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Miro Cerar, Slovenia's Prime Minister speaks during a news conference announcing his resignation in Ljubljana, Slovenia, March 14, 2018. REUTERS/Borut Zivulovic(reuters_tickers)
By Marja Novak
LJUBLJANA (Reuters) - Slovenian Prime Minister Miro Cerar resigned late on Wednesday, hours after a key investment project hit a legal obstacle, saying he had also had enough of obstruction from his coalition partners and pressure from trade unions.
The move comes less then three months ahead of general election which was expected in June. It was not clear whether Cerar's resignation would bring the election forward.
In pre-election opinion polls Cerar's centre-left Party of Modern Centre is trailing behind three other parties with a centre-left List of Marjan Sarec, which has never before run for parliament, being in the lead ahead of the opposition centre-right Slovenian Democratic Party.
Cerar said he would step down in the wake of a Supreme Court decision to annul the result of a September referendum that approved a 1-billion-euro railway project, the centre-left government's biggest investment programme.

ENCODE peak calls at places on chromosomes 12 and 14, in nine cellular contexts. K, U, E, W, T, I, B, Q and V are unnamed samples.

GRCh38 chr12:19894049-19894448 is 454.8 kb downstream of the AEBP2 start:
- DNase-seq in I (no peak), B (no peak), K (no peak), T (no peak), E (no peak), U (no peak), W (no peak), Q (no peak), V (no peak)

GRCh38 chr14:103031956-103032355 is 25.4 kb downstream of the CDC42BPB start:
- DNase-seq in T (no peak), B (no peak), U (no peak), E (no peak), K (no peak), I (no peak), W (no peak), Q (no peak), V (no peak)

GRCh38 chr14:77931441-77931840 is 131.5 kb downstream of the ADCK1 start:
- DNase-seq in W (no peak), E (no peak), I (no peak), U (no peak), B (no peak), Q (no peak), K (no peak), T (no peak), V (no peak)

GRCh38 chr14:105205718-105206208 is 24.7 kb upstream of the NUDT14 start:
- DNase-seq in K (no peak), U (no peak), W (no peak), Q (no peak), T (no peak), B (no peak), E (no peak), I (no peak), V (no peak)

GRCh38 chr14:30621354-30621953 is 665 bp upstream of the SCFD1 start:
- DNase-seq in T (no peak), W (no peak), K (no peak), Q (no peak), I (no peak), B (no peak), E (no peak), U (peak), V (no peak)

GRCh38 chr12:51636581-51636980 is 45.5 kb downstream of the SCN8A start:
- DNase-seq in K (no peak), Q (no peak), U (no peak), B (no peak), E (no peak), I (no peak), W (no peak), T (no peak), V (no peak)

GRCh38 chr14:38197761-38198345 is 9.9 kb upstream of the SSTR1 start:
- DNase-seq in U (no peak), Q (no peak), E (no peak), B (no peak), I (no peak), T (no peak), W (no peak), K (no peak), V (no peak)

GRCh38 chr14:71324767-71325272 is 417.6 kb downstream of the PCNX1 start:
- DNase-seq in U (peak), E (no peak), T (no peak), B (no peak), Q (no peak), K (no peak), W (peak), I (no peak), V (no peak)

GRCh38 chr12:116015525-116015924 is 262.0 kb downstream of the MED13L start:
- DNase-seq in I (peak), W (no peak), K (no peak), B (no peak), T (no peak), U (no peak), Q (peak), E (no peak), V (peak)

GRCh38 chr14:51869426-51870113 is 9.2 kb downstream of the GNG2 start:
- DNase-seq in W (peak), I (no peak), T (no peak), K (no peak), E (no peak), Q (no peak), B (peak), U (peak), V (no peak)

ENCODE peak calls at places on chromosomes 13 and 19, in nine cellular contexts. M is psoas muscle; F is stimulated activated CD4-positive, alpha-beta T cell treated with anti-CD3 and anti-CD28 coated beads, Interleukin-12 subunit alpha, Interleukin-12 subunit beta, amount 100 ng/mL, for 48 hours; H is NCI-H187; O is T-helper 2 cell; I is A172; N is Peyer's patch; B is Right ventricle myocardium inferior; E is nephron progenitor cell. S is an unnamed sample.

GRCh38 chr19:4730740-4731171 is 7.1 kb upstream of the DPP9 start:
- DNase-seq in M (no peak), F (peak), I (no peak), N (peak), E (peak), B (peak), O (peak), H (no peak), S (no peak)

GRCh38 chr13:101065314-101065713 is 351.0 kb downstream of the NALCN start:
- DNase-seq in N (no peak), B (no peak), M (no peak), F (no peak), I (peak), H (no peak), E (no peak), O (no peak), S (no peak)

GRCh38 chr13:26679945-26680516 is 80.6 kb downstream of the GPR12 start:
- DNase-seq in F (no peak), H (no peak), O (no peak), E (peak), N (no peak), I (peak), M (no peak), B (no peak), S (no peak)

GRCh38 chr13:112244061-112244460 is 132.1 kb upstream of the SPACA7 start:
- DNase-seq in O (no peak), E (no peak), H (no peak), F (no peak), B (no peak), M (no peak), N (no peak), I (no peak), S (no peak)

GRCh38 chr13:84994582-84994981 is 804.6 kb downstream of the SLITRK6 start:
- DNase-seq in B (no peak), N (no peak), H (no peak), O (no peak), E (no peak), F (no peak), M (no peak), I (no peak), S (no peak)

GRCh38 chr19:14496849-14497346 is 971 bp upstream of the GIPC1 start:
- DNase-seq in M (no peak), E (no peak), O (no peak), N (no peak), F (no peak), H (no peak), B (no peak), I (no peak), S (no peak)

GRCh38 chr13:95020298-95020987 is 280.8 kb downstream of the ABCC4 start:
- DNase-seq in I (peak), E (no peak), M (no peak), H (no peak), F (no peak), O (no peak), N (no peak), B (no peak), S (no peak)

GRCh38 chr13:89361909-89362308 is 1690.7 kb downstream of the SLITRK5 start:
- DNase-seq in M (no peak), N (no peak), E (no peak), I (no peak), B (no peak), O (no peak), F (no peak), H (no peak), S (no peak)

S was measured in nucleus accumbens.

"The (railway project) took a new blow from those who want to stop the positive development of Slovenia," he said. "I don't want to be part of such stories."
Earlier on Wednesday, teachers held their second one-day strike for higher wages. A number of other public sector employees are also demanding hefty pay hikes.
"Demands and suggestions have been becoming less and less feasible and even damaging to the state," Cerar said.
He told a news conference that coalition partners had been trying for a long time to undermine projects, without naming specific parties or programmes. He said he would keep the post until a new government was formed.
The government coalition, which took power in September 2014, includes Cerar's Party of Modern Centre, the Social Democrats and pensioners' party Desus.
The government had said joint public sector trade union demands amount to almost 1 billion euros (£885 million), were not justified by productivity and GDP growth and would threaten planned fiscal consolidation.
Slovenia, which narrowly avoided an international bailout for its banks in 2013, returned to growth a year later. The government expects economic growth of at least 3.9 percent this year versus 5 percent in 2017, boosted by exports and investments.
It hopes to end 2018 with a budget surplus of some 0.4 percent versus a deficit of 0.8 percent last year.
(Reporting By Marja Novak; Editing by Richard Balmforth and Andrew Heavens)